Jane's father at least did not consider her chattel. If he had, he never would have spent the money to buy her paper for her writing. Sometimes sentiment must be sacrificed for purposes of survival, but Rev. Austen made sure Jane could still indulge her greatest passion and brilliance.

User avatar
Diiarts
Scribbler
Location: I'm based in Hampshire (UK) but we also have a partner based in Kentucky, USA
Contact:

Postby Diiarts » Tue August 24th, 2010, 7:10 pm

@LoveHistory: I think your comment may be based on a misunderstanding of 'chattel'. It simply means 'personal property' and does not automatically connote any kind of mistreatment or any lack of affection. (I know it was used as an inflammatory term by abolitionists in both the US and the UK, but their usage is by no means its whole meaning.)

One can consider someone chattel and still indulge them. We do it to our pets all the time. But we don't ask our pets their opinion of our decisions or actions.

The point in the blog wasn't that Austen sold Jane's fortepiano - it was that he did so without telling her. It was his property, in his household, and his to dispose of without reference to anyone else.

If one is going to try to draw any inference from JA's writings about her relationship with her father, the overwhelming conclusion must be that it was, at the very least, an unhappy one. Look at the father figures throughout her work - Mr Bennet, old Mr Dashwood, Sir Walter Elliot, General Tilney, Mr Woodhouse, Sir Thomas Bertram - they range from idle and self-absorbed to downright vicious. And there is a consistent theme throughout of fathers failing to provide adequately for their womenfolk. That's got to tell us something, surely.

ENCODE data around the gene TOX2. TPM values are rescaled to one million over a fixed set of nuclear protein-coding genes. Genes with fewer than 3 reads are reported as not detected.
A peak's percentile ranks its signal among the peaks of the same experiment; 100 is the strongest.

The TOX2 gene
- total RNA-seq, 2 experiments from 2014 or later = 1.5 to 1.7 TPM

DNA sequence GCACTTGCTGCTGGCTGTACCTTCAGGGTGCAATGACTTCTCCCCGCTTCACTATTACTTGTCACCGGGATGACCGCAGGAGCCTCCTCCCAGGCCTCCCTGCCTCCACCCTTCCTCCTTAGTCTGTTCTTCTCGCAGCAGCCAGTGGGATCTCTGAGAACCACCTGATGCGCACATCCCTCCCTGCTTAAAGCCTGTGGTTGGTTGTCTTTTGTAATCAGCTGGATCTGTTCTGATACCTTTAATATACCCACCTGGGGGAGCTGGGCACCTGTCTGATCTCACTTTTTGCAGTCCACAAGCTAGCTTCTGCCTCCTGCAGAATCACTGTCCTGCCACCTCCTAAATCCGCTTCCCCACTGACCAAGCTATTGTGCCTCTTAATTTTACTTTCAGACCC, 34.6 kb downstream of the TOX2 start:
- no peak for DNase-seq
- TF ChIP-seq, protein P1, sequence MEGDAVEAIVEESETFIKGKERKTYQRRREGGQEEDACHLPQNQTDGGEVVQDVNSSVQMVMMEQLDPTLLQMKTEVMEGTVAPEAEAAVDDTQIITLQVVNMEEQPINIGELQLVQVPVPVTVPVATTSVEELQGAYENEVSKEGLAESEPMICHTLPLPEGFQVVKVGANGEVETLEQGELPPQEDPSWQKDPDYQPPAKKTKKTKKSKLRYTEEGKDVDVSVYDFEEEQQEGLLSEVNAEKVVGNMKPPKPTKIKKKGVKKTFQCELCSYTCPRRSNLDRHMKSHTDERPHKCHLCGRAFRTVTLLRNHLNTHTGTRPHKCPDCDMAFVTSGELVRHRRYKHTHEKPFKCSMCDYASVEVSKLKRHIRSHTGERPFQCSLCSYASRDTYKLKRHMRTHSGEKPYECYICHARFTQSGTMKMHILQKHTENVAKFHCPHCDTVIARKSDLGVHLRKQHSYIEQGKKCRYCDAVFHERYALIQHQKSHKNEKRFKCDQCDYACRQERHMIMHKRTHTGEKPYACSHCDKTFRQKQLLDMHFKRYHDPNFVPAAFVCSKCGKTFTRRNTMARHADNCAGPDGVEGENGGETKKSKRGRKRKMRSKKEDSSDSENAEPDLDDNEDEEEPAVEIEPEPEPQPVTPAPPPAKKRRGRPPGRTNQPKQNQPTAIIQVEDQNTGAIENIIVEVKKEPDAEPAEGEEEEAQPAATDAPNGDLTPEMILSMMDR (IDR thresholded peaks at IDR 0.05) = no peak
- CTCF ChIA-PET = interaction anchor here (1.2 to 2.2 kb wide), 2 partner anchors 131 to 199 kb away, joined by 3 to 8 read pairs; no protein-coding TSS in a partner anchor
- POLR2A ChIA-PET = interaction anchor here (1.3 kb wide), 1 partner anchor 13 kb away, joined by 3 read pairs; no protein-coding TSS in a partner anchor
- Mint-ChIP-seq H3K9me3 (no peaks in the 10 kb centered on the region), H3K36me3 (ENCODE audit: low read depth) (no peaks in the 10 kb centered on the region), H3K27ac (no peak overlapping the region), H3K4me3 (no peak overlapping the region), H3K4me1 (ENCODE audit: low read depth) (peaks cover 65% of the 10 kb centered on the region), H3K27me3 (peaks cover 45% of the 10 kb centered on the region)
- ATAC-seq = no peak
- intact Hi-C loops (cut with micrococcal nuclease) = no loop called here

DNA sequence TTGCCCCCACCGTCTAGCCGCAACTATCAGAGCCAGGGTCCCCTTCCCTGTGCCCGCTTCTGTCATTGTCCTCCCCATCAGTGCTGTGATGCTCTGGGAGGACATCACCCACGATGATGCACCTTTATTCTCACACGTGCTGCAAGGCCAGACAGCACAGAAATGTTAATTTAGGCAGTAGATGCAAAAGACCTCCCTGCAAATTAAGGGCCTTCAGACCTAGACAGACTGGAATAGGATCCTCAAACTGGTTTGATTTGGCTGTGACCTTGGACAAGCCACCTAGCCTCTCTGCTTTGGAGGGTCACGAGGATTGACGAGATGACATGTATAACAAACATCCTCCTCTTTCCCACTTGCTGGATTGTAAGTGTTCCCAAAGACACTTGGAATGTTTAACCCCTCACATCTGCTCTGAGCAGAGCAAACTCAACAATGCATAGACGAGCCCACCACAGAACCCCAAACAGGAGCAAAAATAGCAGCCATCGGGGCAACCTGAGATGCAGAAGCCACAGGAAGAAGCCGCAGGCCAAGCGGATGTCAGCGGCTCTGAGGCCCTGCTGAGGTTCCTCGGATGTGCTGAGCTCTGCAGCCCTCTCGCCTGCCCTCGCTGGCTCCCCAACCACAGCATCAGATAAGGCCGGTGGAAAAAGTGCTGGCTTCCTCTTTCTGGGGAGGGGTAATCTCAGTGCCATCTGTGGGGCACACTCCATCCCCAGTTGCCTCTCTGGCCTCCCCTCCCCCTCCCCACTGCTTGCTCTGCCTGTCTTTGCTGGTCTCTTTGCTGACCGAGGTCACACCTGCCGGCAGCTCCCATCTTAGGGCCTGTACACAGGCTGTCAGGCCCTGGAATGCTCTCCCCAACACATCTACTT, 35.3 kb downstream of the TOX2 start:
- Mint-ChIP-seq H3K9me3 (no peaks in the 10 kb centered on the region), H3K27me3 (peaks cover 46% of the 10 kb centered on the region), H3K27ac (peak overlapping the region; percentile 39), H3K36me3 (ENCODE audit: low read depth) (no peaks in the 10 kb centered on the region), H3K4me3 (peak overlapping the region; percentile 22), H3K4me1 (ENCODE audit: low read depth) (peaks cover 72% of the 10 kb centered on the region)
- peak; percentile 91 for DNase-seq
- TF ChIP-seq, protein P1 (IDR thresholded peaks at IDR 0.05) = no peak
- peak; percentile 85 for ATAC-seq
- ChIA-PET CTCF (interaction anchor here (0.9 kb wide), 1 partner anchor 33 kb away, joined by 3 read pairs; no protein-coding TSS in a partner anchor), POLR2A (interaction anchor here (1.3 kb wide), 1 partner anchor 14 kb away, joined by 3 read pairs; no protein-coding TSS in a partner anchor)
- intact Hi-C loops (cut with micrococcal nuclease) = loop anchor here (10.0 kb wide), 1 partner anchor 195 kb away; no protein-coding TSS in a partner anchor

Sorry if this is a rant; I've spent years being irritated by badly researched, badly written "adaptations" of books, which ignore historical fact and therefore completely miss the point (the Keira Knightley film is my particular bete noir in this regard), and I cheered loudly when Bennetts posted this blog. It's right on the money.
www.diiarts.com - books for people who love books

User avatar
Michy
Bibliophile
Location: California

Postby Michy » Tue August 24th, 2010, 7:42 pm

"Diiarts" wrote:The point in the blog wasn't that Austen sold Jane's fortepiano


Incidentally -- I noticed this also in an earlier post in this thread -- shouldn't that be "pianoforte" (our modern word piano is a shortened form) rather than "fortepiano?" Or are you speaking of a different type of instrument altogether? I've just never heard of a fortepiano......

User avatar
boswellbaxter
Bibliomaniac
Location: North Carolina
Contact:

Postby boswellbaxter » Tue August 24th, 2010, 8:09 pm

Just out of curiosity, how do we know that Jane's parents sold her pianoforte without consulting her? Is there a letter that states this?

In any case, I'm not sure that his selling it without telling her (assuming that he did this) necessarily means that he had little regard for his daughter's feelings. He could have been ashamed of having to sell it, for instance.
Susan Higginbotham
Coming in October: The Woodvilles


http://www.susanhigginbotham.com/
http://www.susanhigginbotham.com/blog/

User avatar
EC2
Bibliomaniac
Location: Nottingham UK
Contact:

Postby EC2 » Tue August 24th, 2010, 8:15 pm

I did enjoy the post and it was food for thought, but I have to ask: Do authors really think all this analytical stuff when writing? I know I don't! I just set out to tell a good story.
Les proz e les vassals
Souvent entre piez de chevals
Kar ja li coard n’I chasront

'The Brave and the valiant
Are always to be found between the hooves of horses
For never will cowards fall down there.'

Histoire de Guillaume le Mareschal

www.elizabethchadwick.com


Return to “Classics”